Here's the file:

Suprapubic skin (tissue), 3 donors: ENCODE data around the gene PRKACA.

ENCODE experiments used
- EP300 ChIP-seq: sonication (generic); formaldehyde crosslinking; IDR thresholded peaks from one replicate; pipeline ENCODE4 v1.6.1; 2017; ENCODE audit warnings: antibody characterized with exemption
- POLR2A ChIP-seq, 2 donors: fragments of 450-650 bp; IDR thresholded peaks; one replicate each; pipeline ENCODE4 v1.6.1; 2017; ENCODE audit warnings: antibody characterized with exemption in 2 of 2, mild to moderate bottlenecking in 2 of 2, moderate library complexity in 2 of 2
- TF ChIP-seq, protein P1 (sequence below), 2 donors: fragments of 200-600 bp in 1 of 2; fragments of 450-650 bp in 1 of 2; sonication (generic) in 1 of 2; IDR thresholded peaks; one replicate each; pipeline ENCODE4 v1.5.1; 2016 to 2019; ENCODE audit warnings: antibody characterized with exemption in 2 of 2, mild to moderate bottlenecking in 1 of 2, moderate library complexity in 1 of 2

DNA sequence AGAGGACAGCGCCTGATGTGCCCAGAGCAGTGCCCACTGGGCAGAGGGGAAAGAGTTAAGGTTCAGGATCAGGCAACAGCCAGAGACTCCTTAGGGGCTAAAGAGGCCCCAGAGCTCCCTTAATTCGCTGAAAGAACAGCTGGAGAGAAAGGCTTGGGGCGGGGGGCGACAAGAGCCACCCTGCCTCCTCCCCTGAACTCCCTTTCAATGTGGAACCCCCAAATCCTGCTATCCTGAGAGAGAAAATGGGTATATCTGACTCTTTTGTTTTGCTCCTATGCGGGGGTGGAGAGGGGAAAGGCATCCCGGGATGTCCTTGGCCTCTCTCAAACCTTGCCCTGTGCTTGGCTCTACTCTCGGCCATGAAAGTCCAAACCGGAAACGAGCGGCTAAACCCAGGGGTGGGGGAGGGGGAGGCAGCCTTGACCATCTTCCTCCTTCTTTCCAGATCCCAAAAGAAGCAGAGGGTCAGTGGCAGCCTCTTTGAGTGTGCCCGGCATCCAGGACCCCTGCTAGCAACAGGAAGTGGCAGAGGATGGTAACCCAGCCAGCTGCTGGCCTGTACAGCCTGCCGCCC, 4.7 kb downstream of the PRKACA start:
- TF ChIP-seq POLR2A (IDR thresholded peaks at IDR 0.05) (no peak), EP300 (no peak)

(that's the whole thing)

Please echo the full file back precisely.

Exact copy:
Suprapubic skin (tissue), 3 donors: ENCODE data around the gene PRKACA.

ENCODE experiments used
- EP300 ChIP-seq: sonication (generic); formaldehyde crosslinking; IDR thresholded peaks from one replicate; pipeline ENCODE4 v1.6.1; 2017; ENCODE audit warnings: antibody characterized with exemption
- POLR2A ChIP-seq, 2 donors: fragments of 450-650 bp; IDR thresholded peaks; one replicate each; pipeline ENCODE4 v1.6.1; 2017; ENCODE audit warnings: antibody characterized with exemption in 2 of 2, mild to moderate bottlenecking in 2 of 2, moderate library complexity in 2 of 2
- TF ChIP-seq, protein P1 (sequence below), 2 donors: fragments of 200-600 bp in 1 of 2; fragments of 450-650 bp in 1 of 2; sonication (generic) in 1 of 2; IDR thresholded peaks; one replicate each; pipeline ENCODE4 v1.5.1; 2016 to 2019; ENCODE audit warnings: antibody characterized with exemption in 2 of 2, mild to moderate bottlenecking in 1 of 2, moderate library complexity in 1 of 2

DNA sequence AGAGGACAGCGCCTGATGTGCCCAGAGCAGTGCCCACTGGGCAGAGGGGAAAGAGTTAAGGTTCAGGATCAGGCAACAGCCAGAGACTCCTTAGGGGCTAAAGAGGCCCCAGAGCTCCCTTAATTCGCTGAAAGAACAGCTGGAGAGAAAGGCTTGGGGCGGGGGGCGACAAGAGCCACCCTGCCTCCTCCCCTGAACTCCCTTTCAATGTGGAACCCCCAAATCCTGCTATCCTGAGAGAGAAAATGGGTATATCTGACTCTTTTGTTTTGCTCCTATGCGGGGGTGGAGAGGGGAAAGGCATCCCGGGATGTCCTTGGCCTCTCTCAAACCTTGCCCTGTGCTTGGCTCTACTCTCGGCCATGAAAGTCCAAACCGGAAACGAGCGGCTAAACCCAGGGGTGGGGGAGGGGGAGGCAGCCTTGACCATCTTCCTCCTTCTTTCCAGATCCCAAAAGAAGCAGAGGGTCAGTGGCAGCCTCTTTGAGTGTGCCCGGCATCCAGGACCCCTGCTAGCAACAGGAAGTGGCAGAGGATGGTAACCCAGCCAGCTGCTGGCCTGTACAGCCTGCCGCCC, 4.7 kb downstream of the PRKACA start:
- TF ChIP-seq POLR2A (IDR thresholded peaks at IDR 0.05) (no peak), EP300 (no peak)